As investigators continue to search for clues about the crash of Germanwings Flight 9525, a new theory has emerged: a French prosecutor said on Thursday that the flight’s co-pilot brought the plane down on purpose.
Black box recordings suggest that when the pilot left the cockpit, the co-pilot locked the door and deliberately flew the plane into the mountain, not responding to the pilot’s pounding on the door or, in fact, saying a single word during the descent.
The shocking revelation may remind observers of another crash, when on Oct. 31, 1999, Egyptair Flight 990 went down on its way from New York City to Cairo. When the black box from that flight was retrieved, this, as per TIME’s recounting, was what was heard:
In that case, despite the recording and other evidence that the pilot did not try to avert the crash, the suicide-by-crash theory still, over 15 years later, remains unproven. The National Transportation Safety Board took the hypothesis seriously from the beginning but, TIME reported, those on the Egyptian side of the investigation denied that it was a possibility.
Responding to those who interpreted the pilot’s actions as a murderous, terroristic act, many in Egypt and its allies saw a cultural presumption in the idea that a prayer in Arabic — which could also be an expression of surprise or concern — could indicate a link to terrorism. And to those who saw it as an act of personal desperation, many Egyptians said that was also an insult, given the extreme shame associated with suicide in their culture.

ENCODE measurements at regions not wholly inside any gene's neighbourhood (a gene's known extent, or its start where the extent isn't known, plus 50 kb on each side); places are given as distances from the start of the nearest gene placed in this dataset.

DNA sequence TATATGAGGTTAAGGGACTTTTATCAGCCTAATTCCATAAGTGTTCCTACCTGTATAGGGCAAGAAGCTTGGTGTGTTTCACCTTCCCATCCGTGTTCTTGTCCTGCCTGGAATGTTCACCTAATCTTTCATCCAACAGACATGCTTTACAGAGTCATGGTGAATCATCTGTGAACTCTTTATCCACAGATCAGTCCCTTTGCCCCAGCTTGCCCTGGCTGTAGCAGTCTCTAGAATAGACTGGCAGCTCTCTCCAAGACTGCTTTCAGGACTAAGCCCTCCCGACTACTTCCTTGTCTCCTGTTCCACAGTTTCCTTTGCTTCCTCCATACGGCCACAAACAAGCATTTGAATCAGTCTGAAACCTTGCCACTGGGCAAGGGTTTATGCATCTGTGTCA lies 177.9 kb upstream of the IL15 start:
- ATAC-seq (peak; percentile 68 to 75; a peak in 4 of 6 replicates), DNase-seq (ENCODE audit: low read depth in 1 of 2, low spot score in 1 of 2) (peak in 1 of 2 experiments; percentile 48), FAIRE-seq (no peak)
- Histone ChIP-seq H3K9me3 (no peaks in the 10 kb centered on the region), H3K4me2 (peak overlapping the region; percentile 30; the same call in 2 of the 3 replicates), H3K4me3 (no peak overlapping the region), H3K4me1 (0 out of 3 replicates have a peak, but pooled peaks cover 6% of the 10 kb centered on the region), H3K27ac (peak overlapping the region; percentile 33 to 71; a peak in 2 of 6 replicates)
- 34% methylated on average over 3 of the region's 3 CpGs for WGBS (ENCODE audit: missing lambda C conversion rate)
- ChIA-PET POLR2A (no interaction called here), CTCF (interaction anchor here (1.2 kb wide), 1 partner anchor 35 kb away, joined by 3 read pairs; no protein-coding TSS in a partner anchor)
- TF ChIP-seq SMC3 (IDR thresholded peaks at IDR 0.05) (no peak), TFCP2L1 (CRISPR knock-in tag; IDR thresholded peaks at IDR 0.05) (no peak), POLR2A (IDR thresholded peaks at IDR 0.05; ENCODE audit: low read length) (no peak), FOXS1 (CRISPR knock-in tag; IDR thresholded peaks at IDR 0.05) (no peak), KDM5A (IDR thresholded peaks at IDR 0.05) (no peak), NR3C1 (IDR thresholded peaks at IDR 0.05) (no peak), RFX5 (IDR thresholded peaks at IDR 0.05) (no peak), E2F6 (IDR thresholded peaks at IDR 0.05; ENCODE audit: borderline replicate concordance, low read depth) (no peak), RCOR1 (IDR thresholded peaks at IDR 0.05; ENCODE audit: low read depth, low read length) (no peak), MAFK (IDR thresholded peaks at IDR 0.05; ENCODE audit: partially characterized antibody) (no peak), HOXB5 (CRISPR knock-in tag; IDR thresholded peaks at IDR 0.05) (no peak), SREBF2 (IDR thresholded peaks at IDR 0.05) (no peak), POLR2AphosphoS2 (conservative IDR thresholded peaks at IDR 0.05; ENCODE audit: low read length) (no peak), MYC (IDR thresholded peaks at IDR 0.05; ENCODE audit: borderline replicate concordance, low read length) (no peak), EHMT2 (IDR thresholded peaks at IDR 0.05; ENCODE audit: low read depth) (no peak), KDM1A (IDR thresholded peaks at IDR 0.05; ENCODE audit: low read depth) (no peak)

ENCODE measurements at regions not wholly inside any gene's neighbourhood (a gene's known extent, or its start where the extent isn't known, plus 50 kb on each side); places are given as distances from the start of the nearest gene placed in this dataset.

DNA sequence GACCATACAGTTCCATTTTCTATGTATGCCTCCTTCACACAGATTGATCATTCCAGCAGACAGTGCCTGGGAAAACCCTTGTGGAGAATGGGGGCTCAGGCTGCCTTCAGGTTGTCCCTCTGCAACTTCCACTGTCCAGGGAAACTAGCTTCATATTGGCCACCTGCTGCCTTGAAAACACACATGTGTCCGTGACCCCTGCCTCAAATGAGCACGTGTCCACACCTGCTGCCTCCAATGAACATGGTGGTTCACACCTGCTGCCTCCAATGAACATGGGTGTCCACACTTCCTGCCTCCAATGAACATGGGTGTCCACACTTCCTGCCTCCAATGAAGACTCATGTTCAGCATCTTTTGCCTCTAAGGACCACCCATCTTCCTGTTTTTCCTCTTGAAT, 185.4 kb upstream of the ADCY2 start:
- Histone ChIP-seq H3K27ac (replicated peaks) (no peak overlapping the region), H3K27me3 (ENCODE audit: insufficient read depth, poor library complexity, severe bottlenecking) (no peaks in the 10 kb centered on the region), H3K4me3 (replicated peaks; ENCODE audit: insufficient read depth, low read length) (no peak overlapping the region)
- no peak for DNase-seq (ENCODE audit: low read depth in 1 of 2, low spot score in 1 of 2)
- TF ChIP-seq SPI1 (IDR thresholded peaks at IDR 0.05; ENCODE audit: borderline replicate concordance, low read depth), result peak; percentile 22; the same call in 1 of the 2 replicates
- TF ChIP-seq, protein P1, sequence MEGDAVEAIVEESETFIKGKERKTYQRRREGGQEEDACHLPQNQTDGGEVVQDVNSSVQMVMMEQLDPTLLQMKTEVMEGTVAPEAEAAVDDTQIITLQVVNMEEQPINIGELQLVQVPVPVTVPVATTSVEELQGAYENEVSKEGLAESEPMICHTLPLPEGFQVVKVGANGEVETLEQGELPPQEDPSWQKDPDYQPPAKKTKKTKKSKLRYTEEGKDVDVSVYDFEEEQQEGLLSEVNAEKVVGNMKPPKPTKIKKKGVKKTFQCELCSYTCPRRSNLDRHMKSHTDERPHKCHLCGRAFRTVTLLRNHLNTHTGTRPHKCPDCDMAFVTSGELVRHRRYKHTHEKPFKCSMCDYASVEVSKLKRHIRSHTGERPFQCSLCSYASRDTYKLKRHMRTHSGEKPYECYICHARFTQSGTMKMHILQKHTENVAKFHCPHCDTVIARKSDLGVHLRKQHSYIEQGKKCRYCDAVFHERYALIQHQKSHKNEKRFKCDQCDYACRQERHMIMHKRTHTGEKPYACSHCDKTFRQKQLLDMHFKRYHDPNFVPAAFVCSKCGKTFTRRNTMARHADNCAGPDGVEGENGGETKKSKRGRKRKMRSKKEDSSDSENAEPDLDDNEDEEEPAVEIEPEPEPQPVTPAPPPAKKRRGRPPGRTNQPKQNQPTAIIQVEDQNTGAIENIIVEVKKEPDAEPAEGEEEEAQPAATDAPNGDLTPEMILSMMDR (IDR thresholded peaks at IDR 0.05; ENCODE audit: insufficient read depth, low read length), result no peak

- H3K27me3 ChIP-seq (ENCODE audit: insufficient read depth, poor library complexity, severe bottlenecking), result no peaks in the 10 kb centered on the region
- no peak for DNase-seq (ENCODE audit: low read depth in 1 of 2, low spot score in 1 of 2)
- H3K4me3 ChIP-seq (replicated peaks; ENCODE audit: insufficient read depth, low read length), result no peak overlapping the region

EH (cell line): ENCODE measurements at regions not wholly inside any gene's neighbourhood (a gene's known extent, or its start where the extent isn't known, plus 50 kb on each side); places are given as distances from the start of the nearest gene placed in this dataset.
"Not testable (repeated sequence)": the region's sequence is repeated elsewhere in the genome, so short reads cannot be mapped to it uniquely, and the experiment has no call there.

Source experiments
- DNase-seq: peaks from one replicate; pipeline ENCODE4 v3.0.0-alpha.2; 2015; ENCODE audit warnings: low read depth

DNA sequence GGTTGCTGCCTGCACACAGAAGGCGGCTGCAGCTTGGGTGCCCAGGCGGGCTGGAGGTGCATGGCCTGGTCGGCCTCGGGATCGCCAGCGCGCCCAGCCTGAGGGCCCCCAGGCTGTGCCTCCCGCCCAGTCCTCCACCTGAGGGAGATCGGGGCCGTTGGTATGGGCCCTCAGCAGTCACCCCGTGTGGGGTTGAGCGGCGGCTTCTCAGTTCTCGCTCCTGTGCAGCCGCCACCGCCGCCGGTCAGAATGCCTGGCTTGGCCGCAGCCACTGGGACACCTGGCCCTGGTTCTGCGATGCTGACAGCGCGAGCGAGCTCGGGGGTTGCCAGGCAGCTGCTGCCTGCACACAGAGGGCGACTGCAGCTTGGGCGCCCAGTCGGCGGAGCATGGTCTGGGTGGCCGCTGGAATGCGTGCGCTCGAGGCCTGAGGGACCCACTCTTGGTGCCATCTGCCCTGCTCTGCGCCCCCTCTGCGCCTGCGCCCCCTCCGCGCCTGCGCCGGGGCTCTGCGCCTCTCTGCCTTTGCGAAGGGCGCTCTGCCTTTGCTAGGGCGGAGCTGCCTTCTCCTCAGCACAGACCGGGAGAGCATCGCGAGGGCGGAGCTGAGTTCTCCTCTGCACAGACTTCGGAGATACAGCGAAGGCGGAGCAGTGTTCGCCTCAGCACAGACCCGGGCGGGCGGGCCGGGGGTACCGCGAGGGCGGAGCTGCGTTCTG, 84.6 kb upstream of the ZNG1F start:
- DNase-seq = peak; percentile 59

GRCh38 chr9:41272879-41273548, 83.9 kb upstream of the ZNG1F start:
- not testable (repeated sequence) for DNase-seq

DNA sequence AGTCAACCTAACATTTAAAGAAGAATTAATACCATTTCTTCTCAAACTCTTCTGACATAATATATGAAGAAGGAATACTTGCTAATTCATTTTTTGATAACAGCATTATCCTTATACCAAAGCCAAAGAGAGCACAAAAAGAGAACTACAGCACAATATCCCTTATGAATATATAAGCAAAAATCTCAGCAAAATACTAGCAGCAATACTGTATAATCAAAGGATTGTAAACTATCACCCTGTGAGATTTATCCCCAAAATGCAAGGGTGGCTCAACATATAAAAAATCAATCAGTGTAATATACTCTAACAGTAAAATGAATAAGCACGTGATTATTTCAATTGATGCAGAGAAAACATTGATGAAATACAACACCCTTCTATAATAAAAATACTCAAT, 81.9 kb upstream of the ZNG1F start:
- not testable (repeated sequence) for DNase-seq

The pilot’s family rushed to provide evidence that the pilot, Gamil El Batouty, was a happy man with no reason to crash a plane on purpose, and officials questioned whether his recorded prayer would be interpreted in such a sinister fashion if the speaker had been Christian. For months, even as the NTSB stuck by the suicide theory, Egypt continued to press the case for alternate possibilities.
Egyptair Flight 990 and Germanwings Flight 9525 are not exactly the same situation, but they do share a few key elements. In both cases, black box recordings suggest that the person flying the plane caused and/or failed to stop the descent, and in both cases the actual wreckage will be hard to retrieve, meaning that a full review of the plane’s mechanical systems may prove impossible. But in both cases, at least so far, there is also a lack of the kind of evidence that often speaks for suicides after the fact: no note, no explicit evidence of anguish.
The lesson of the Egyptair crash, then, is that the chance is high that Germanwings investigators will never be able to say for sure what happened. The only person who could answer their questions with confidence can no longer do so.
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